This evergreen, medium tree grows up to 10 m tall in woodlands but reaches 20 m in forests. It has a dense roundish crown. The bark on younger branches is smooth and grey-brown, but darker grey, rough and cracked like crocodile skin on older branches. The glossy green leaves are often crowded towards the ends of the branches and have little bumps. The beautiful bell-shaped flowers are borne singly in summer. They are creamy white with purplish red streaks and speckled inside the flower tube. They have a strong sweet scent, which lingers even after they dry. They are followed by round, hard, green fruits with leathery skin and marked with faint grooves. The fruits soften when ripe and turn brown. They contain many flat seeds embedded in pulp. The fruit is enjoyed by baboon, monkeys bushbuck, grey duiker and bushpig.. This beautiful tree is suitable for a small garden as it has non aggressive roots. It grows very well in light shade or full sun, preferring loam or sandy soils to clay. It grows moderately fast (0.7 m per year) and may flower in its second year, but most take a little longer. Do protect young trees from frost. It attracts birds and butterflies. It is used medicinally to treat wounds, leprosy, burns and rheumatism. The wood is hard and strong and is used hut building, fuel and tools. For Joran(George) Johansson Rothman (1739-1778) a Swedish botanist, physian and translator.

Schotia brachypetala

(Weeping Boerbean)

This large, handsome, evergreen tree is drought resistant and relatively frost resistant in warm areas. It is found in riverine forests so is adaptable as it grows in the sun, shade or semi-shade. It occurs naturally in Botswana, Zimbabwe, Transvaal and Natal. The stunning rich, deep red flowers open in spring and summer and they attract birds, the insect, fruit and nectar eaters. They are also eaten by louries, parrots, baboons and monkeys. It flowers best after a long dry winter so don't be tempted to water it in the winter. The leaves are browsed by baboon, giraffe, impala, nyala and black rhino. It is also used for nesting sites and attracts Foxy and Giant charaxes butterflies. The bark is traditionally used to make sangoma's red dye and the seeds are roasted and eaten. The seeds were eaten by the early Boers. It’s a magical tree and is used to ward off evil. There are many medicinal uses as a decoction is drunk after excessive beer drinking and for heartburn, nausea and diarrhoea. The smoke from the leaves is inhaled for nose bleeds. Powdered leaves are put on ulcers to speed up healing. The bark contains tannin and is used for tanning leather. The wood is hard and is used for furniture, flooring and fuel. It’s a show stopper when in flower but do remember that it drops nectar on parked cars, hence the common name! The roots are not aggressive so plant it about 3 meters from a building and a pool. This is a popular bonsai subject. The Tsonga common name of "Mvhovhovhoz" imitates the sound of the swarming insects at flowering. Named for Richard van der Schot ( 1730-1790) a Dutch gardener who studied at Leiden and became head gardener at the imperial Gardens at Schonbrunn. He was then asked to take a 4 year journery to Grenada, Saint Vincent, Aruba, Cuba and Curacao to collect tropical plants and 'curiosities' for the palaces natural history collection.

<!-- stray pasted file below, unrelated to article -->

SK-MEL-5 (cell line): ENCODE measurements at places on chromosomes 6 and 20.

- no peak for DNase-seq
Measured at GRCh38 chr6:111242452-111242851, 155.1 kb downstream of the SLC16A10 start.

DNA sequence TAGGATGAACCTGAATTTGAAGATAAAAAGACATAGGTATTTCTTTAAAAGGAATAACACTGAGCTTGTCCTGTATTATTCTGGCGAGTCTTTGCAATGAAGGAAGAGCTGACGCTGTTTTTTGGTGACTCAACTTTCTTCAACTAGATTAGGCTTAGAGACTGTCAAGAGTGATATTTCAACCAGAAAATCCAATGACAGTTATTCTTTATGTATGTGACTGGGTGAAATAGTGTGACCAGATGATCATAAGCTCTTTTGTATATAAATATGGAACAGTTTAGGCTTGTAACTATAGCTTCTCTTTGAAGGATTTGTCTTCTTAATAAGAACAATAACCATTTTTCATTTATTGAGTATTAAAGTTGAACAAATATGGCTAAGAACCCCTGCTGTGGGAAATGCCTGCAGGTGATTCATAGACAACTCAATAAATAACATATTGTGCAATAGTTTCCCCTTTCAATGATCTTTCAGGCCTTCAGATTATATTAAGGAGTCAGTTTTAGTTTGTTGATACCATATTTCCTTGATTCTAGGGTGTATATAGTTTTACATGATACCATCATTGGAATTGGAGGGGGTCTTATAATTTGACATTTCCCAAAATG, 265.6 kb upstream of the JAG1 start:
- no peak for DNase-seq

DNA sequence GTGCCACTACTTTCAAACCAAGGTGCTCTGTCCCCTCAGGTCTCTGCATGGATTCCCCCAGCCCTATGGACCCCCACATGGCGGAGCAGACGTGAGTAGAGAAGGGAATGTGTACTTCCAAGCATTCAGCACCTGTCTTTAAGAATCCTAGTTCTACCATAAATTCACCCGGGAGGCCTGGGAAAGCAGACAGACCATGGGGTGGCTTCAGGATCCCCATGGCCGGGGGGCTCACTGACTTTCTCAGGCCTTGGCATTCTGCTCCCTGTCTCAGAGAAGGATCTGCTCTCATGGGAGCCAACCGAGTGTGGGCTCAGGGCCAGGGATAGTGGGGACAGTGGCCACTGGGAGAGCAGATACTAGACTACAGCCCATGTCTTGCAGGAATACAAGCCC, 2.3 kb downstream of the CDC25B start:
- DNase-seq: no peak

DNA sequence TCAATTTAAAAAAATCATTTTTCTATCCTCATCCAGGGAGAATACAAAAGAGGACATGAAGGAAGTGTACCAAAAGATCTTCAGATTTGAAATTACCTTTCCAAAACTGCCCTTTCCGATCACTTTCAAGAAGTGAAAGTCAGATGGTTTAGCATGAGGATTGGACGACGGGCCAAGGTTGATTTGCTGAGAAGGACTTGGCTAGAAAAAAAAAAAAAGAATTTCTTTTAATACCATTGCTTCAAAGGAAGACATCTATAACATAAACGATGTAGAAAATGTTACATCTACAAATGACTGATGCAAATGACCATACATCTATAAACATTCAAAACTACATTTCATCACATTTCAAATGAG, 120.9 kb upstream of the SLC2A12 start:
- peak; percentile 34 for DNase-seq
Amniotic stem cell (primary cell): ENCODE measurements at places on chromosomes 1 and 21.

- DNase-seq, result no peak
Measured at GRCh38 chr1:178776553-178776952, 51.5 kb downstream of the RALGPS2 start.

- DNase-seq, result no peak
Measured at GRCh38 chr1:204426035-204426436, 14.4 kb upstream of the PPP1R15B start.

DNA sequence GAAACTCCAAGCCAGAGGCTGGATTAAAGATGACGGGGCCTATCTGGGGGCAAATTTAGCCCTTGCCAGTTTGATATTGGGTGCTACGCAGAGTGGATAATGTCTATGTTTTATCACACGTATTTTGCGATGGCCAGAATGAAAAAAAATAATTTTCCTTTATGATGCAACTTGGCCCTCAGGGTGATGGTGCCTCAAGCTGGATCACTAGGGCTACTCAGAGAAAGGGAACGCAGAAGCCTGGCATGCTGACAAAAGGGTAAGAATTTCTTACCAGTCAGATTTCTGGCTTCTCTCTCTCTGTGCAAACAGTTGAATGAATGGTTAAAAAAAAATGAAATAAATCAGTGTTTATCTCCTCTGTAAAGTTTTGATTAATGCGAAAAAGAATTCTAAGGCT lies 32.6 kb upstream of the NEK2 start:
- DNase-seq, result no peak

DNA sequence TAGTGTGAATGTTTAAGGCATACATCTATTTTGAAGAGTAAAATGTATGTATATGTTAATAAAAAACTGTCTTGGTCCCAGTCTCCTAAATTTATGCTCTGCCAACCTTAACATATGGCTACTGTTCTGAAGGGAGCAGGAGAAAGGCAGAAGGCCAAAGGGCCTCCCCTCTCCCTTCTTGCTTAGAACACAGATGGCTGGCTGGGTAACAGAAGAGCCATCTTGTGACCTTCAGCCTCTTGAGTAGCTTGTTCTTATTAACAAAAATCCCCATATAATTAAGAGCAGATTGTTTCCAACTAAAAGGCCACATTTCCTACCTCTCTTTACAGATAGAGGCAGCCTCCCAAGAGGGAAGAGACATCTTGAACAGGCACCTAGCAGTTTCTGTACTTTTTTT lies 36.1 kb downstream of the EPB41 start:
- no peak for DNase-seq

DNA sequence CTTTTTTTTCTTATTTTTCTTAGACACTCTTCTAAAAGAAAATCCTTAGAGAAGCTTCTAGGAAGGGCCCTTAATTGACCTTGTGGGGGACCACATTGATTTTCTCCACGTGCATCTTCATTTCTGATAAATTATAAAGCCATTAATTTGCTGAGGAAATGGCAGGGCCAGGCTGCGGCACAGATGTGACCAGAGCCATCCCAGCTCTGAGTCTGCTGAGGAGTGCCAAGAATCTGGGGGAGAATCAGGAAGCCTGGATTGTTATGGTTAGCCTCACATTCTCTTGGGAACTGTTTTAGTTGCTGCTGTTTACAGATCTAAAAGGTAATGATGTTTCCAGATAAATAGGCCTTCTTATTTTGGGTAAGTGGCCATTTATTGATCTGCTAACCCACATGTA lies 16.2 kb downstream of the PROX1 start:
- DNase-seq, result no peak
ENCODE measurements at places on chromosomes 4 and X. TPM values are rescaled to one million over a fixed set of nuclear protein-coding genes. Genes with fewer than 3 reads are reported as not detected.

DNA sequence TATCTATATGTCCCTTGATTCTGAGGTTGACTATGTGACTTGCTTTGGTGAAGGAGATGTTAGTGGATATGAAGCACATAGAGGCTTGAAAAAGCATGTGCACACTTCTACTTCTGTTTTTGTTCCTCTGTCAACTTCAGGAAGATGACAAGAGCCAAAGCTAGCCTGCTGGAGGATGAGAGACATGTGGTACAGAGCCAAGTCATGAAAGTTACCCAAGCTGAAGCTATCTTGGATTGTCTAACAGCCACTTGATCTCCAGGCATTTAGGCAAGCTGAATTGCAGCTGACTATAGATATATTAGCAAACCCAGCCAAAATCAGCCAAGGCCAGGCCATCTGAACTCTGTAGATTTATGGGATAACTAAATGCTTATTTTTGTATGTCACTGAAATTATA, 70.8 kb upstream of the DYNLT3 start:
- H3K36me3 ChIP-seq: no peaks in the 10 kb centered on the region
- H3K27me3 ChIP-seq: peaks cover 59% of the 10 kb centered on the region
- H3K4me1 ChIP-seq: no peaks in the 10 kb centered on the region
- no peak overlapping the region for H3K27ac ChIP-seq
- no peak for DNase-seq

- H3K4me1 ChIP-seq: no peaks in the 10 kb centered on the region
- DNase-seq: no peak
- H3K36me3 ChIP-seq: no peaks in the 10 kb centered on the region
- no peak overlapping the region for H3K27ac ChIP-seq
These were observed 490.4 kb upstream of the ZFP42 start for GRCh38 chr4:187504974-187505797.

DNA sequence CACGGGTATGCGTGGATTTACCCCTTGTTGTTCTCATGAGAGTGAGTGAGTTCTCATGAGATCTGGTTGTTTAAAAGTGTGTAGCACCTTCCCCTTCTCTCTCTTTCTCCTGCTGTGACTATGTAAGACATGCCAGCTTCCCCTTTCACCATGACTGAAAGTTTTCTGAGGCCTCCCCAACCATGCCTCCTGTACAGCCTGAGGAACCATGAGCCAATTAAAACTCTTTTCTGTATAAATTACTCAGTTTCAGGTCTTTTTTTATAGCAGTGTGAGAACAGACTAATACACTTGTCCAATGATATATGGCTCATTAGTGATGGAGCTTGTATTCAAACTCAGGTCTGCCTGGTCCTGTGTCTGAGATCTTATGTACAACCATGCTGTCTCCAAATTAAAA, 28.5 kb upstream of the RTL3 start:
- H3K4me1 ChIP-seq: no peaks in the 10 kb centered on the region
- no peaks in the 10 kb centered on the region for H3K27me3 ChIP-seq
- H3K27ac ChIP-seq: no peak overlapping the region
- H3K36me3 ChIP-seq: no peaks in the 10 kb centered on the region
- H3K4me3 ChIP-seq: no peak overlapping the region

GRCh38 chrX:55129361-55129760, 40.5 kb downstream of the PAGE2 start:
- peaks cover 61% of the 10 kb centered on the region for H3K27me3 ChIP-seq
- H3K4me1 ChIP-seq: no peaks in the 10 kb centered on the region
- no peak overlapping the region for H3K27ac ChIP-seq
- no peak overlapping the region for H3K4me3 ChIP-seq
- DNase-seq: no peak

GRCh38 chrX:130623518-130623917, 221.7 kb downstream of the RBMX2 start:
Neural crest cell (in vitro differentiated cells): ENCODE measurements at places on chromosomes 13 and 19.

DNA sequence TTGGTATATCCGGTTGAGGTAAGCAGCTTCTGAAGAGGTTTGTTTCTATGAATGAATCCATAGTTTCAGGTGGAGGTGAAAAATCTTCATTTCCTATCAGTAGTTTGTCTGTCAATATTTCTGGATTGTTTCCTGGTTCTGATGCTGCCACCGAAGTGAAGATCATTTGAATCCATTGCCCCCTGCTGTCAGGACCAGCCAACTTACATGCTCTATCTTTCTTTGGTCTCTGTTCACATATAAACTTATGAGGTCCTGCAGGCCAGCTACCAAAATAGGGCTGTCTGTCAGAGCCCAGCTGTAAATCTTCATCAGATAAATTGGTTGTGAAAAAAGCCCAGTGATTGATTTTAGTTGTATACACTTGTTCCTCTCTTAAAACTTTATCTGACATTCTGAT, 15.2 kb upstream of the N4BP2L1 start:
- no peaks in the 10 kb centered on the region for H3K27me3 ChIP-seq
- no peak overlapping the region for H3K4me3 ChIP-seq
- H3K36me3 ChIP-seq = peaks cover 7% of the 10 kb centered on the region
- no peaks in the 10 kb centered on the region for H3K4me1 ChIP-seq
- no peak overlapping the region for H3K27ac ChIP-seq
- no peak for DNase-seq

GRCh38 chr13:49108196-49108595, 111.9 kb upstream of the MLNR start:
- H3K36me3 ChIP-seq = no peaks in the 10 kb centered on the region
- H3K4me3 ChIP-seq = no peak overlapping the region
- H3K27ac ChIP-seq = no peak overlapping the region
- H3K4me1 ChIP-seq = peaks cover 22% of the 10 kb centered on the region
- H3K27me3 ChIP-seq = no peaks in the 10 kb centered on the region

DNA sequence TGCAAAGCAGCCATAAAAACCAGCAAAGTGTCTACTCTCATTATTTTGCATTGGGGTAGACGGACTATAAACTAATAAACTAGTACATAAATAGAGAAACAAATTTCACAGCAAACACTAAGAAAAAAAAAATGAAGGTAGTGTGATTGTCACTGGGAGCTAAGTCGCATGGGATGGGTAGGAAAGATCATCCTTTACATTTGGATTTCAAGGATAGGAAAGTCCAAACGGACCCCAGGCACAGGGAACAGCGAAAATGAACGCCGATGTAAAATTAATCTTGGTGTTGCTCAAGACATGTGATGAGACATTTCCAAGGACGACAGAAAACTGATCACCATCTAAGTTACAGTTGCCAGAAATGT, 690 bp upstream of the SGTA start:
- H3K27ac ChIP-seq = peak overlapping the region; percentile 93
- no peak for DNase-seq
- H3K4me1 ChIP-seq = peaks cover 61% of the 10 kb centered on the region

Strelitzia nicolai

(Natal Wild Banana)

This evergreen tree is medium sized and gives Kwazulu Natal it’s tropical feel as it grows profusely in the dune forests. It is a rapid grower and is happy in sun or semi-shade. The stunning purple/blue and cream flowers open in Spring/Summer and attract birds, the insect and nectar eaters, like the sunbirds. The flowers are eaten by monkeys. Tree frogs hibernate in the leaves and Banana bats roost in the leaves.It also attracts butterflies. It can be planted as a specimen plant or used for informal hedging/screening. It has very aggressive roots so don’t plant it near swimming pools or walls. We have one planted in a pot in the nursery to show the damage that the roots cause. It is used to make rope and the seeds are ground into flour and made into patties which are roasted. The seeds are also eaten by monkeys, Red-eyed doves, Redbilled Woodhoopoes, bulbuls, barbets and starlings. It is the larval host plant for the Banana-tree Nightfighter butterfly. Named for Charlotte of Mecklenburg-Strelitz (1744-1818) who married King George 111 of England in 1761 after being selected unseen from a list of German princesses. The marriage was a great success and King George was devoted to her. She cared for him during his long slide into insanity though terrified by his occasional outbursts of violence. She was an amateur botanist who helped expand Kew Gardens. She died in 1818 and was buried in St George's Chapel in Windsor

Syzygium cordatum

(Water Berry)

An evergreen, water-loving tree, which grows to a height of 8 -15 m. This tree is often found near streams, on forest margins or in swampy spots. The leaves are elliptic to circular, bluish green on top and a paler green below. Young leaves are reddish and they are browsed by game. The white to pinkish fragrant flowers are borne in branched terminals and have numerous fluffy stamens and produce abundant nectar and therefore planted by bee keepers. It flowers from August to November. The fruits are oval berries, red to dark-purple when ripe and the fleshy fruit is slightly acidic in flavour and is eaten by children, monkeys, bush pigs, bush-babies and birds. The berries are also used to make an alcoholic drink. The powdered bark is used as a fish poison which turns the water blue for a week. In Central Africa the tree is known as a remedy for stomach ache, colds, fever and diarrhea. It is also used to treat respiratory ailments and tuberculosis. The bark, leaves and roots are used to make a poultice to increase the milk flow of lactating mothers. This beautiful tree attracts birds and other insects so it is ideal for a bird garden. The wood is used for furniture and for boat building as it is durable in water. It is the larval host plant of the Silver-barred Charaxes, Morant's Orange and the Apricot playboy butterflies. This is a protected tree is South Africa. Plant it 5 meters from a building or a pond. The name is derived from the Greek syn=together; zygon=a yoke hence syzygos=joined; referring to the paired branches and leaves.